In the summer budget George Osborne cut buy-to-let tax relief to the 20% basic rate.
Despite most of landlords (58 per cent) expecting tenant demand to rise over the next six months, 9 per cent of landlords think now’s a good time to sell up.
Adrian Gill, director of Your Move and Reeds Rains, said: “If a tenth of landlords do decide to leave the industry, this would seriously shrink the number of properties available for tenants.”
“At a time when tenant demand is only rising, shorter supply will only translate into increased rents,” he added.
Tax reforms were found to be the biggest influence on that decision, due to fears letting will become less profitable when the reforms start to come into force in April 2017.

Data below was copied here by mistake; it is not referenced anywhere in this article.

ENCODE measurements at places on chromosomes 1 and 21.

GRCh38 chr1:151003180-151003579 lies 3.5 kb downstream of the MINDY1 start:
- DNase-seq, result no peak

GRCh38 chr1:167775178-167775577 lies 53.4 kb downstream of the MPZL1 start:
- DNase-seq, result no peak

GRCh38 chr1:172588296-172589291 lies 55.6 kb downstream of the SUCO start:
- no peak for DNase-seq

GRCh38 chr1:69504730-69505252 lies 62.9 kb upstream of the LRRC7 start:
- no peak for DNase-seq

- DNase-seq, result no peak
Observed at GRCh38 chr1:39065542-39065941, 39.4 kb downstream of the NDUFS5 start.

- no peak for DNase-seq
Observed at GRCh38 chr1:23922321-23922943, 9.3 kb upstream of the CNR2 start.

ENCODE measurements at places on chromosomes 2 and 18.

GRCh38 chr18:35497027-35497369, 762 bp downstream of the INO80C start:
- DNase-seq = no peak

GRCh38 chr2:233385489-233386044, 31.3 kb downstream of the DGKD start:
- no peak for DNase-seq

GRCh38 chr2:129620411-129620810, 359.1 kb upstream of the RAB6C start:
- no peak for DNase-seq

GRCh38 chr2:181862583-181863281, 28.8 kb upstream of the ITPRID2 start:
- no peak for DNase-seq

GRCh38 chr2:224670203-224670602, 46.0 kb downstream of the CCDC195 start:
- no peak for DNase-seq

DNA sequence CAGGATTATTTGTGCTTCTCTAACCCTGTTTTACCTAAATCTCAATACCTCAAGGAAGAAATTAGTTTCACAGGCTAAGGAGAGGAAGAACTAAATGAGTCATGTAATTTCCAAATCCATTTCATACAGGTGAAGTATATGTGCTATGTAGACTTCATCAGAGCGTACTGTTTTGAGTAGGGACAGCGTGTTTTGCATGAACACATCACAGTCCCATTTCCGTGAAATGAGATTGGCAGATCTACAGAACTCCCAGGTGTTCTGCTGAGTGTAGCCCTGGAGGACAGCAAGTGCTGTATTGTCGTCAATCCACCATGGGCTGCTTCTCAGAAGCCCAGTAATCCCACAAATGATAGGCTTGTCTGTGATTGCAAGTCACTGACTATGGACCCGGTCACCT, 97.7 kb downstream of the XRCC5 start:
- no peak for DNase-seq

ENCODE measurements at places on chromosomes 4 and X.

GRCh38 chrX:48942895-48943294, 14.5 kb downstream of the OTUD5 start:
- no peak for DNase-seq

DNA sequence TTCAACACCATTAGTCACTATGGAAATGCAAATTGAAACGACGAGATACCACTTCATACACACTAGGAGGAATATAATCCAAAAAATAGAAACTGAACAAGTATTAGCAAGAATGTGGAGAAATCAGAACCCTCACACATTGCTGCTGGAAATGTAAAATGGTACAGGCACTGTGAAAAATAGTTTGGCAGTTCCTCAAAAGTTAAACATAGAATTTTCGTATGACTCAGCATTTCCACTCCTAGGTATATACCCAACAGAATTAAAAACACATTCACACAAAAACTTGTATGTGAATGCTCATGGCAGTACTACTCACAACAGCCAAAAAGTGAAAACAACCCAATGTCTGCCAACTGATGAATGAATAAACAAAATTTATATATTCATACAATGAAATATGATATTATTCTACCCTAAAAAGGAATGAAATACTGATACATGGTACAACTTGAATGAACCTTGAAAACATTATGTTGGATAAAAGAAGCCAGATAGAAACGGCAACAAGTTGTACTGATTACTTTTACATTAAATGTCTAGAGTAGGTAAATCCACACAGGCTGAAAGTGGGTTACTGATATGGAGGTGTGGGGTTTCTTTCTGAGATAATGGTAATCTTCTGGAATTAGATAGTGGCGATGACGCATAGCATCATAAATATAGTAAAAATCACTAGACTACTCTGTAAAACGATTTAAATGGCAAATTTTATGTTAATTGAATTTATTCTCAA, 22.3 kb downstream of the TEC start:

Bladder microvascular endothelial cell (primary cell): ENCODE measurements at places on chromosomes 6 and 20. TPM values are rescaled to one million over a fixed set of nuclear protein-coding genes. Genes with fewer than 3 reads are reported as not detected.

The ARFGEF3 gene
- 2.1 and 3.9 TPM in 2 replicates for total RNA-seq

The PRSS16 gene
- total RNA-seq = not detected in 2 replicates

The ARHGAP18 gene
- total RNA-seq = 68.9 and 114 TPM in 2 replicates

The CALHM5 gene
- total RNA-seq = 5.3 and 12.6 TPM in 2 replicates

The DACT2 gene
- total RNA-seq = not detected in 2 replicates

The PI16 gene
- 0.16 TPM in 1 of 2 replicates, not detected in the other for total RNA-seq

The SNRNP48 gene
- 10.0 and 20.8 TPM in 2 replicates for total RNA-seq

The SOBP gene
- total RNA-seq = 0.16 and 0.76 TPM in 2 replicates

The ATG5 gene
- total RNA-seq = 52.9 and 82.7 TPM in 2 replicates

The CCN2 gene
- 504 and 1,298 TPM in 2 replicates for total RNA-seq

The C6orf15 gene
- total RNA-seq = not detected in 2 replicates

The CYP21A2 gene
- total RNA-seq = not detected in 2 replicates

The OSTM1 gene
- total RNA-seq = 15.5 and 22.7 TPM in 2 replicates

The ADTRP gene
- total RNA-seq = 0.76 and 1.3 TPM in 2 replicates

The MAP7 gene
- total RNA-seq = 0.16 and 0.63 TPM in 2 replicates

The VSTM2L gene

Landlords are also less than thrilled over changes to regulation, with 44 per cent saying investing in buy-to-let property is more complicated than it was six months ago.
In the Budget, changes were brought in forcing landlords to check their tenants’ immigrations status before they let their properties.
Nearly a quarter of landlords (24%) believe the legislation on letting out properties has become more confusing.
Although tenant demand is expected to grow, rent rises are expected to slow, with landlords predicting rents to grow by just 1.4 per cent over the next 12 months, largely tracking the cost of inflation.
The current annual rate of increase stands at 6.3 per cent, according to the latest Buy-to-Let Index from Your Move and Reeds Rains.